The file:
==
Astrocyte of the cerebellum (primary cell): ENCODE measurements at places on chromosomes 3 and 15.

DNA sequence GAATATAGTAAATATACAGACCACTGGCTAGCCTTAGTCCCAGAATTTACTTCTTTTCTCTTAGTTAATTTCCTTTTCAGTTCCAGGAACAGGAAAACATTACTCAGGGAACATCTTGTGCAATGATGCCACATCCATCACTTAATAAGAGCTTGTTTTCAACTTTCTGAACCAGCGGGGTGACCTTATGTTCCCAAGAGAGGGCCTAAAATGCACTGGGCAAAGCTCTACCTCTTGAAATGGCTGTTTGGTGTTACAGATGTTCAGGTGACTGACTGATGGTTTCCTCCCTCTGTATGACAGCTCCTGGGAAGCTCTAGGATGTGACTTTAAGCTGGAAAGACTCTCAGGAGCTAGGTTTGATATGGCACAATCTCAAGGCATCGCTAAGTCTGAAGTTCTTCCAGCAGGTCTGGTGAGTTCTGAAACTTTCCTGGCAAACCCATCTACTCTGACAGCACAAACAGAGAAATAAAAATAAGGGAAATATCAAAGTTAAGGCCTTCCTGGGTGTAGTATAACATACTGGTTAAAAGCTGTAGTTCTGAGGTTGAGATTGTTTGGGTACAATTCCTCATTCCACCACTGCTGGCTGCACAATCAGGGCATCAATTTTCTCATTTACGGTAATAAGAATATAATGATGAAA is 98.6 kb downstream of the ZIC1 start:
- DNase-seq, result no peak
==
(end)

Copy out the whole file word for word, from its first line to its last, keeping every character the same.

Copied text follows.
Astrocyte of the cerebellum (primary cell): ENCODE measurements at places on chromosomes 3 and 15.

DNA sequence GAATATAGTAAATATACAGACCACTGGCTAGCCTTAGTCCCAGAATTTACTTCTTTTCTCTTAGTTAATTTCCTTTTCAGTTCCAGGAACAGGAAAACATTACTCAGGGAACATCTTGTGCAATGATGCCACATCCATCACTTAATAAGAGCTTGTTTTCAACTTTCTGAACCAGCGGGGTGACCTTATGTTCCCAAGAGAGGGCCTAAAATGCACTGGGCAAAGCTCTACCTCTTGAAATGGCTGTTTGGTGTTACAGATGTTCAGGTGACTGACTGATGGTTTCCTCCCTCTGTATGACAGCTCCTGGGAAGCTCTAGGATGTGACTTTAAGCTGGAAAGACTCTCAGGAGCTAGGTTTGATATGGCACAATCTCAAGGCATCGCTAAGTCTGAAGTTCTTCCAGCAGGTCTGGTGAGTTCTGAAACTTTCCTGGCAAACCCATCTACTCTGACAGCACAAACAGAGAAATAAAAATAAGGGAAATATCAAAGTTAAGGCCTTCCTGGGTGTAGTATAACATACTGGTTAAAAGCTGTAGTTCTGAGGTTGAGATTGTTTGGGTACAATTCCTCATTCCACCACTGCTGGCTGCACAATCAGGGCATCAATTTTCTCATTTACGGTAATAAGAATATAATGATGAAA is 98.6 kb downstream of the ZIC1 start:
- DNase-seq, result no peak